How to College Fair
One of the greatest traditions in the college admissions process - the college fair - is starting to come back from the COVID-19 pandemic. High schools and cities across the country are beginning to organize these opportunities for prospective students to speak with representatives from various colleges.
Through my career as a college admissions representative, I can confidently say that I have spent more time behind a table standing in a “cafegymatorium” than most people my age. That being said, I really enjoyed college fairs. College fairs are great opportunities for students and families to interact with a ton of colleges in a short period of time, and to also get some nice college swag in the process (pennants, booklets, notepads).
Here are our top tips for getting the most out the college fair near you:
Ask better questions
Most of the information about the college, including the admissions process, enrollment, and majors, are all available on a website somewhere, so what’s the benefit of a college fair in the first place? Answer: to facilitate human interaction with representatives from the college. Don’t waste that opportunity by asking about facts that you can easily find.
What NOT to ask at a college fair:
“Do you have a [insert name] major?”
“What is your pre-[med, law, optometry, pharmacy . . . ] like?”
“What does my gpa need to be to get into your school?”
“Can I have this pen?” (By the way, admissions reps are sensitive about their pens; do not take their pens. Trust me on this one)
Instead, focus your questions that get at the vibe of a college, such as:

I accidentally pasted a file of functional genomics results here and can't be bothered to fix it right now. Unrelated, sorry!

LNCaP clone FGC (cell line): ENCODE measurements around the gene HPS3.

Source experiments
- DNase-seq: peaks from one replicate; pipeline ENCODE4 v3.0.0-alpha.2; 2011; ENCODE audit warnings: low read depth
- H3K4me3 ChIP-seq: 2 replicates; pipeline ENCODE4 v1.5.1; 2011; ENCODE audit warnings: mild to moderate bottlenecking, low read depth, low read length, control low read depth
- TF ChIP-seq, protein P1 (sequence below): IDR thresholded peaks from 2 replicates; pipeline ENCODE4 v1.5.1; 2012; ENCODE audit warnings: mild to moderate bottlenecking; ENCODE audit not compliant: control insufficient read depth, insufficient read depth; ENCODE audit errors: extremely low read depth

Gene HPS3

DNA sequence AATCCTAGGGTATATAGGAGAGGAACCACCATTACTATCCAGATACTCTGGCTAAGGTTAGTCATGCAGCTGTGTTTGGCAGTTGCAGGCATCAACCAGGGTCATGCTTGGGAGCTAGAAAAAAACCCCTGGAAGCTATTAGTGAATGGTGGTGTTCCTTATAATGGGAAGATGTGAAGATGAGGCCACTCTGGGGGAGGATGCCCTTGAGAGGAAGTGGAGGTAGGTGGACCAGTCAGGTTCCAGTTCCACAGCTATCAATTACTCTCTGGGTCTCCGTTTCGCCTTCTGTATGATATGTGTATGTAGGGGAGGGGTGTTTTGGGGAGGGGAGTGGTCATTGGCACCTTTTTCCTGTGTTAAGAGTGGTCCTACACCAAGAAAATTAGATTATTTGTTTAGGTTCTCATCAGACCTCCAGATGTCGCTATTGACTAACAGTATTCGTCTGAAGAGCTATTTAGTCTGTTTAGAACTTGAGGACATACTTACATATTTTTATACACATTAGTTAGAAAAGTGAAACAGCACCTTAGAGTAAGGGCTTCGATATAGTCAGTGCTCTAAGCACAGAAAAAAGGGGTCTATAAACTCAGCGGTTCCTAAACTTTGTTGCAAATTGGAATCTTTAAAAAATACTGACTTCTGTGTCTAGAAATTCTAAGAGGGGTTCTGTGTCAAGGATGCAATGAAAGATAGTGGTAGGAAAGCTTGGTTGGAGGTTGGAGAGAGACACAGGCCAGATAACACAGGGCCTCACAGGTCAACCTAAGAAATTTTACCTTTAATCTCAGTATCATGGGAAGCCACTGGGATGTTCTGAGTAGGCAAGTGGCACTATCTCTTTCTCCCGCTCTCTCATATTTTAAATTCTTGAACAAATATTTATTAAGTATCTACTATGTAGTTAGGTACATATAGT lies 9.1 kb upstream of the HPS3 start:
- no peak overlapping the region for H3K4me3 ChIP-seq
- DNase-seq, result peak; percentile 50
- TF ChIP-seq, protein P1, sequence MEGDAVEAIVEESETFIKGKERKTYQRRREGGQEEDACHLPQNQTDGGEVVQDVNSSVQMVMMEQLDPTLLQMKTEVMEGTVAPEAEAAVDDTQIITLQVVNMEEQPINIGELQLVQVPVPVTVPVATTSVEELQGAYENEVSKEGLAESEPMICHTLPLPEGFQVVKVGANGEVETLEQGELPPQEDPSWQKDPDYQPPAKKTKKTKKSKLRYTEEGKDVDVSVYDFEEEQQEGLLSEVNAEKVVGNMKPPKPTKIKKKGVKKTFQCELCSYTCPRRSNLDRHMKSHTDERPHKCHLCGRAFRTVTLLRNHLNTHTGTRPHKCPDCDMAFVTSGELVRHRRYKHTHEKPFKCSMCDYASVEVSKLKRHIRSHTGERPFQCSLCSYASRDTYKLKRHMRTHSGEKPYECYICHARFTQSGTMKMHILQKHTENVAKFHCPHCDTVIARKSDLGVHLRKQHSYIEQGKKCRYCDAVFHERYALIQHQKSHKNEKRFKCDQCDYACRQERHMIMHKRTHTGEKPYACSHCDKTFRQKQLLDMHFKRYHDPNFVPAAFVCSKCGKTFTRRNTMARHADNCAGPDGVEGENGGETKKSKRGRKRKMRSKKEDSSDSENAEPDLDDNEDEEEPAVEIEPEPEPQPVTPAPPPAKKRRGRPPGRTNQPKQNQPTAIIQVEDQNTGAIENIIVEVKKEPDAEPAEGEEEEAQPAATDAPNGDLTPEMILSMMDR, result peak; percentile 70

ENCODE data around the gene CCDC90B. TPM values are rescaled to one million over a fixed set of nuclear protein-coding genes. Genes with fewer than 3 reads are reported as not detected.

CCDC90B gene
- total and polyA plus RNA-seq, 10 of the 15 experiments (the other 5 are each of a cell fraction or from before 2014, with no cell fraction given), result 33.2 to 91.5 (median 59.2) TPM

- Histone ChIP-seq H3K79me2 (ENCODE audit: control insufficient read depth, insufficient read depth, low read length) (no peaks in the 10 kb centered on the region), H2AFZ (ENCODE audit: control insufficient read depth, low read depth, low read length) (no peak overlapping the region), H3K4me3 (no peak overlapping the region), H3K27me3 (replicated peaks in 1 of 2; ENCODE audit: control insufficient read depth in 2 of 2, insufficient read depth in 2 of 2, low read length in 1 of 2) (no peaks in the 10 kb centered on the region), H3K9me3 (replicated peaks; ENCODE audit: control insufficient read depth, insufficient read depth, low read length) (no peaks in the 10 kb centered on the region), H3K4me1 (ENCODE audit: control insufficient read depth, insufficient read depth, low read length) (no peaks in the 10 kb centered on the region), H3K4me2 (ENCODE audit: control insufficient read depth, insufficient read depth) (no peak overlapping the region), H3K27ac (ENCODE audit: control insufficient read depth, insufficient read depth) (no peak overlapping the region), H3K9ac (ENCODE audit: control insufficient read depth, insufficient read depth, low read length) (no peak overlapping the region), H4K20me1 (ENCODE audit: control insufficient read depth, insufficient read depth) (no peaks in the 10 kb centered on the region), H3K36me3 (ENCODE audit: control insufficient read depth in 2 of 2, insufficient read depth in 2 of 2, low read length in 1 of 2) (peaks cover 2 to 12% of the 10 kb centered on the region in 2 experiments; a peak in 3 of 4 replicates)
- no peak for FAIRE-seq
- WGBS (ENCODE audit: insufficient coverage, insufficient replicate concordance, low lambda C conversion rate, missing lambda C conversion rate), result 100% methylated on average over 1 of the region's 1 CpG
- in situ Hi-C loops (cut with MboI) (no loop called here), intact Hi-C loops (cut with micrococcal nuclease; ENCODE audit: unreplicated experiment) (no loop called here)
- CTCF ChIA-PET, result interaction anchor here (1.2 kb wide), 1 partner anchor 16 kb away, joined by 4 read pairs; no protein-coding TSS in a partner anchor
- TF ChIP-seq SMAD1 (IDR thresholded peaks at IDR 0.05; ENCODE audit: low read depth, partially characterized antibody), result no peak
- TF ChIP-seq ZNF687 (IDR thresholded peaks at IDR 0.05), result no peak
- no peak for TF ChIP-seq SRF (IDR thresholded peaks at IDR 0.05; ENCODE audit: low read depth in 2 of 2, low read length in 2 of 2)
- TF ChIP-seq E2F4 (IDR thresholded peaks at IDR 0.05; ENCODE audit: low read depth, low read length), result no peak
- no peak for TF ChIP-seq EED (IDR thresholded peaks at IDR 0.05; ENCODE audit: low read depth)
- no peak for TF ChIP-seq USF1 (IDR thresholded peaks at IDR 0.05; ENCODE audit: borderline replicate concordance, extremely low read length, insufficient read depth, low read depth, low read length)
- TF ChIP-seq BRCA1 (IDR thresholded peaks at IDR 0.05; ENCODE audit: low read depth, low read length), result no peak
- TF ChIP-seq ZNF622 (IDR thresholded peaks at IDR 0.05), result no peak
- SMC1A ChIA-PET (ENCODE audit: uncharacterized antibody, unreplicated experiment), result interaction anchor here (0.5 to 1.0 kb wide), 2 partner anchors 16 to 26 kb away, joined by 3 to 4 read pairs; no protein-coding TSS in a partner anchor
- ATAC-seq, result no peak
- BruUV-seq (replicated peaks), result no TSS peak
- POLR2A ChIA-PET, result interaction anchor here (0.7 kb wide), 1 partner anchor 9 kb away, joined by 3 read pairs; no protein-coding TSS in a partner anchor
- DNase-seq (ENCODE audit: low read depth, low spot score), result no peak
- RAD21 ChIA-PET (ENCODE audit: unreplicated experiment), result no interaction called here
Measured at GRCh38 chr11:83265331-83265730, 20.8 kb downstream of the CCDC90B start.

“Tell me what [insert name of town that the college is in] is like?” OR “What is your favorite season in [town name]?” OR “What is your favorite thing about [town name]?
“What do you like best about [college name]?”
“What is the typical student like at [college name]?”
“Is there a big tradition at [college name] that you really like?”
These kinds of questions generate more thoughtful answers from representatives who are constantly fielding the fact-based questions. If you are getting responses that start with “Oh, that’s a good question,” you know you are on the right track.
Cast a wide net
Once you are at a college fair, you will quickly see that some of the colleges in attendance are busier and more popular than others. Take advantage of that opportunity to engage with schools that may not be on your list. The reps at these schools will be able to spend more time with you and you never know, it may spark enough interest to continue investigating after the fair is over. Again, the benefit of attending a college fair is to interact with a range of schools.
If you do have colleges that you are very interested in, then sure, go ahead and wait in the line to speak with the rep, but don’t neglect the opportunity to learn about other colleges as well. If a college fair offers the opportunity to attend classroom sessions featuring one school (or a group of schools) certainly take advantage of that as well.
Be judicious with your data
One of the benefits for the colleges in attending these fairs is that they can gather information from interested students which helps in their recruiting efforts. Some colleges will have contact cards that you can complete, others will ask you to visit a website to complete an interest form. Some college fairs even have barcodes for students to use that allows colleges to scan your information right into their marketing databases. Whatever the method of gathering your information, please be aware that most colleges will send you a lot of communication, like A LOT. So, unless you are cool with that, do not share your information with a school you are not genuinely interested in.
Most of all, have fun with the process. The representatives from the college love what they do, and are genuinely interested in answering your questions. That’s why they attend in the first place. Ask good questions, take good notes, have fun, and remember, bring your own pen.
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